Morgellons Fiber Study Summary
Jenny Haverty, Clinical Microbiologist Scientist
Date: Monday, December 13, 2004 10:32 PM
Following are microscopic observations of specimens of unknown fibers taken from four individuals suffering from a condition known as Morgellons disease.
The participants are:
(full names indicate participants who have granted full permission to publish)
Julie Karnes – who lives in San Francisco, California
Cindy G. Casey, RN – an intensive care nurse living in Sausalito, California
Murphy – an artist & musician living in Oakland, California
Wendy E. Tripp – a veterinary technician living in San Jose, California
All of these cities are in the San Francisco Bay Area in Northern California.
The descriptions are using a light microscope (Nikon LABOPHOT-2), 400x lens, and a Leitz fluorescent microscope (LABORLUX D), using an ultraviolet light source with a 330 to 380 um excitation filter and a 420 um barrier filter.
The fibers were not observed to contain septa.
Julie, collected fibers from her calves in March, 2004. I teased the fibers, and mounted them on a glass slide in sterile saline (PSS). Using the 400x lens (light microscope) the following were observed:
Red fibers 48.64 microns wide
Clear fibers 23.04 microns wide
Black fibers 28.16 microns wide
Clear slender fibers with prong like structures 7.68 microns wide
Red to red & black fibers with an internal structure that resembled
ladder-like rungs, 17.92 microns wide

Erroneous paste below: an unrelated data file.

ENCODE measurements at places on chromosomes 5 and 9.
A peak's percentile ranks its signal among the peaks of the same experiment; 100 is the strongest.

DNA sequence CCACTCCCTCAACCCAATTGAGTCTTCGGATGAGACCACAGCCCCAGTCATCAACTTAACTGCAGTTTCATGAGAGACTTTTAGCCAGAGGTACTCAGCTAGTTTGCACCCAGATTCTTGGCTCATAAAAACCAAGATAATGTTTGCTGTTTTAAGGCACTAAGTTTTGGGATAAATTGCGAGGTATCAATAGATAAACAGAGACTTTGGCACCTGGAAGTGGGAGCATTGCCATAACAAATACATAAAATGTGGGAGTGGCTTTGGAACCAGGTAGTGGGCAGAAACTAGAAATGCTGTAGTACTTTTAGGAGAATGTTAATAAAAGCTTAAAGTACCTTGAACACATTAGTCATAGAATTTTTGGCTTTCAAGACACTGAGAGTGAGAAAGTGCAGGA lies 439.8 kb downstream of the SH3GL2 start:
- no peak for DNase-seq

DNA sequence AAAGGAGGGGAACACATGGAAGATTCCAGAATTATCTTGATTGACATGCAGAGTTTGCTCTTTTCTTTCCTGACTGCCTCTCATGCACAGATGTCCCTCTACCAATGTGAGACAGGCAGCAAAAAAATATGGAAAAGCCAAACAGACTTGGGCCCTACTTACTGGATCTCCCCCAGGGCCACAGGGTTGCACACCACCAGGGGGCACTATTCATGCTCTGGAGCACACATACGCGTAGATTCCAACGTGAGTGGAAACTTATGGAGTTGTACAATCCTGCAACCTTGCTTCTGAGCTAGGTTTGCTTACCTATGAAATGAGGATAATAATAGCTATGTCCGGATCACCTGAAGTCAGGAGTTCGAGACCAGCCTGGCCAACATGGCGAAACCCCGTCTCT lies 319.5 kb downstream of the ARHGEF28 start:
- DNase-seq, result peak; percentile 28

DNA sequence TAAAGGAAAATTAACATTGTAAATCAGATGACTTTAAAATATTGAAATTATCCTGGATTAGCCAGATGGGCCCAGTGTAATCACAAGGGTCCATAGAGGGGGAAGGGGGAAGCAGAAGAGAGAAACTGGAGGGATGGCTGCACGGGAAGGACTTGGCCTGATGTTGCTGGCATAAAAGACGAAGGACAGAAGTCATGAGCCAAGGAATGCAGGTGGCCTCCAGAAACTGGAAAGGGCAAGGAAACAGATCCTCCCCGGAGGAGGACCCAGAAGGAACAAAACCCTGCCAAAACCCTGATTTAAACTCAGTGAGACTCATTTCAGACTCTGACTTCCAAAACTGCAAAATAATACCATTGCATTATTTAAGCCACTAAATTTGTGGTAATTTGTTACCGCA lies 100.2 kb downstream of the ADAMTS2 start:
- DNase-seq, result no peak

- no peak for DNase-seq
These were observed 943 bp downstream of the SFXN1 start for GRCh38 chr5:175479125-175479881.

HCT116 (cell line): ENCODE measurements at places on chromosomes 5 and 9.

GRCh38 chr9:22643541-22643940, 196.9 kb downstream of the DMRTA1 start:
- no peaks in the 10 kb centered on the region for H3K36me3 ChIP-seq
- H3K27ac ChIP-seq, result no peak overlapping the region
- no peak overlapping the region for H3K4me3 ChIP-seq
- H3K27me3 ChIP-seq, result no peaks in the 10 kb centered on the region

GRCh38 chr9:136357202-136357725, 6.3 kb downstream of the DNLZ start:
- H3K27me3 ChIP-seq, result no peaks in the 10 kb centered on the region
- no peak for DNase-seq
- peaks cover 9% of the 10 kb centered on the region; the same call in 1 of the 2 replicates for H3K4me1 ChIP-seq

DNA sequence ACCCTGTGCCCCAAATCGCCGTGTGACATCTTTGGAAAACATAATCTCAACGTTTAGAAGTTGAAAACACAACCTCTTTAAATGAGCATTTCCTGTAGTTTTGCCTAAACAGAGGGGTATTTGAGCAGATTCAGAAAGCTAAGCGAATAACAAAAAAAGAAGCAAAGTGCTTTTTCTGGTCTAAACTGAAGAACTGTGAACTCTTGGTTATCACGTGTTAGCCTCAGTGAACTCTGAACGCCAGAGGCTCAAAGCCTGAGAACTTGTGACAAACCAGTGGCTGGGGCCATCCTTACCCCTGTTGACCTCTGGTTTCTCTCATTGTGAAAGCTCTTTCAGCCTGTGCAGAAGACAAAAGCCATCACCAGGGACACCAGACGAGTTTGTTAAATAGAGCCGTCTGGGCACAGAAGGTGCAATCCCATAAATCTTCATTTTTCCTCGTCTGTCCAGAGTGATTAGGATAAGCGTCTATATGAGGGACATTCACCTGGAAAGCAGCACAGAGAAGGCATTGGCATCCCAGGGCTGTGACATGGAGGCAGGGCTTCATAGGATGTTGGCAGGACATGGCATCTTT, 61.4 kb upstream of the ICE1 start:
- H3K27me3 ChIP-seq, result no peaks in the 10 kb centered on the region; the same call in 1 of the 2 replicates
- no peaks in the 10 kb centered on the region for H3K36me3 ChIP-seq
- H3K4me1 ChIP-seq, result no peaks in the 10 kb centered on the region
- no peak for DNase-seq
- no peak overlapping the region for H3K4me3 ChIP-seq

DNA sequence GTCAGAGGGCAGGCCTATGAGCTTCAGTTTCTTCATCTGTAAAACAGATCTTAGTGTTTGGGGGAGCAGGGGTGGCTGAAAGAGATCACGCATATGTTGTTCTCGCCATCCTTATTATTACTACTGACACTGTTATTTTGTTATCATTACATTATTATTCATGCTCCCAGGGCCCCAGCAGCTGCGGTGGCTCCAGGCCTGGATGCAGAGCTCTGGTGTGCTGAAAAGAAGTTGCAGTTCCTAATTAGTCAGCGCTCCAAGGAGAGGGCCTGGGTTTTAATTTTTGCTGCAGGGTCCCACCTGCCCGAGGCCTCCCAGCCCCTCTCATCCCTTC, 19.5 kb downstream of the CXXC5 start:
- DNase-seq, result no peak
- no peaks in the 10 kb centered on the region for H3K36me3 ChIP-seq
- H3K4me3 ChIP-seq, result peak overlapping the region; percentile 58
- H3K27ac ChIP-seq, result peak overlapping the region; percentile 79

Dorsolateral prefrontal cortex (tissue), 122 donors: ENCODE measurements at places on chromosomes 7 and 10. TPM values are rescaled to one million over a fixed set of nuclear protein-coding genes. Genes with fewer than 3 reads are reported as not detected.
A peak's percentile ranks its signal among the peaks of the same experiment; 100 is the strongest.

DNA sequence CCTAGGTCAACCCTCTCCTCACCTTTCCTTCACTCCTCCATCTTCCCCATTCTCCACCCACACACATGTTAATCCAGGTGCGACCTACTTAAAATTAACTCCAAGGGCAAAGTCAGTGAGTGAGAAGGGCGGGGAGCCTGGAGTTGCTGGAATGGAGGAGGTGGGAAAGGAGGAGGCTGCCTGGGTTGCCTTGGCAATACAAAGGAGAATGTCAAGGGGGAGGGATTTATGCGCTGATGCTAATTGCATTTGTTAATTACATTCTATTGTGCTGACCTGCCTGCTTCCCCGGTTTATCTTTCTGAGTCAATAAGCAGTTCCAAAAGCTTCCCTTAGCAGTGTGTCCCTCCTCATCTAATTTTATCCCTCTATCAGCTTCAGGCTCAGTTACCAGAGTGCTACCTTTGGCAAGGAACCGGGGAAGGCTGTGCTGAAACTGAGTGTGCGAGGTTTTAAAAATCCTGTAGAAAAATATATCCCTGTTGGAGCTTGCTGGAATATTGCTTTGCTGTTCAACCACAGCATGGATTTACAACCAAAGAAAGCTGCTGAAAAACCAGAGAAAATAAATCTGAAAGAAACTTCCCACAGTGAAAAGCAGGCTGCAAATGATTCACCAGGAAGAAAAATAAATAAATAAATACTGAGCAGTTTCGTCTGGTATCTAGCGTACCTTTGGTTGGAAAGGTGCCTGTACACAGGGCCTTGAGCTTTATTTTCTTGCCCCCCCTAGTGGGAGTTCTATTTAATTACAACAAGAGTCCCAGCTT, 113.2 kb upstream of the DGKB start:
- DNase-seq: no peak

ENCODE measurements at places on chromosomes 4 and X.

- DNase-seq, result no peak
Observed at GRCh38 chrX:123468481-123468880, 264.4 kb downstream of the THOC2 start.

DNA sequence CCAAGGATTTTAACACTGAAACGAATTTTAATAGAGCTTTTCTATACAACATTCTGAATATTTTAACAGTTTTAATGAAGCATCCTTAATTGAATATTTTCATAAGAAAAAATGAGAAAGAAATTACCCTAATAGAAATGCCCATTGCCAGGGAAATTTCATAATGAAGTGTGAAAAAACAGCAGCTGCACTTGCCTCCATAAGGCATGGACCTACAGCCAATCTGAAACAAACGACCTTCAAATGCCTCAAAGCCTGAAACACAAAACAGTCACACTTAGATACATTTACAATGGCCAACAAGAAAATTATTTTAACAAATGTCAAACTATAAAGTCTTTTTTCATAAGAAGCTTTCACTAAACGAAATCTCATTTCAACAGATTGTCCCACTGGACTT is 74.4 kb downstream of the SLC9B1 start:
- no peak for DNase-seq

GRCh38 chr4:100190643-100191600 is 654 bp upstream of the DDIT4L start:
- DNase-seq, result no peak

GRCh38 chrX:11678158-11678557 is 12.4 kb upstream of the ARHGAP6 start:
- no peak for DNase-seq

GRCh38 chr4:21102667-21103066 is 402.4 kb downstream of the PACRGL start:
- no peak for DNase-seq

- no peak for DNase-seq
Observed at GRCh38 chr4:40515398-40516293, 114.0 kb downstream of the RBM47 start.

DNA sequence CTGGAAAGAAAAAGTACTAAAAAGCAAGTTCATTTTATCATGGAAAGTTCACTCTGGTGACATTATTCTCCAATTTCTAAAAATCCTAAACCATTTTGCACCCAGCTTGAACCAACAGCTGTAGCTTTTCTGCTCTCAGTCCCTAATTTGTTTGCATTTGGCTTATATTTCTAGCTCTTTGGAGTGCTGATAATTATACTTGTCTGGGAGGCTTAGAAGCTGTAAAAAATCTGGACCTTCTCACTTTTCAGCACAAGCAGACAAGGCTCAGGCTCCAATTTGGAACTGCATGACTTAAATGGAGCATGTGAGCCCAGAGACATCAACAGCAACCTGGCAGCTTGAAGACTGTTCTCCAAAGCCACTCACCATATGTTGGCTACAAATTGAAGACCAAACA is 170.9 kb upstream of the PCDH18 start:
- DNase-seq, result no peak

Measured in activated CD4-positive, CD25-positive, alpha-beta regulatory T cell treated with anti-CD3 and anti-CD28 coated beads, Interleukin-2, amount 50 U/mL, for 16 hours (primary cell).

Her sample also included hair, which measured from 51.2 to 74.24
microns wide. Looking at her sample of collected fibers before teasing them apart, some appeared to have a thick black speck in the center of the long strands of fibers.
I mounted the speck directly on a glass slide (I had to cut the long fibers to separate the speck from the “mass” of fibers), added saline and a coverslip, and under 400x it was comprised only of extremely tangled black fibers.
I then examined the sample described above using the fluorescent microscope (unstained in saline). The majority of the fibers were extremely bright aqua autofluorescent. The black and red fibers did not autofluoresce.
I then made a preparation of fibers in 20% KOH and Calcofluor stain (a stain used to observe fungi…yeast and hyphal elements of fungal organisms fluoresce bright apple green using a fluorescent microscope in the ultraviolet range).
The fibers did not pick up the Calcofluor stain…they were the same bright aqua autofluorescent color as observed in saline, along with the black and red fibers as observed above. I also observed some hair in this preparation, which did not fluoresce.
Cindy and her husband came to my hospital lab on August 12, 2004 and I collected a very small sample from a skin lesion on her arm. I cultured the material from the lesion using fungal culture media (Sabouroud dextrose agar, Mycosel agar, and BHI agar with blood and antibiotics), incubated at 30 degrees Celsius for four weeks. The result was negative for fungal growth, with a light amount of skin bacteria observed. There was not enough specimen for microscopic examination.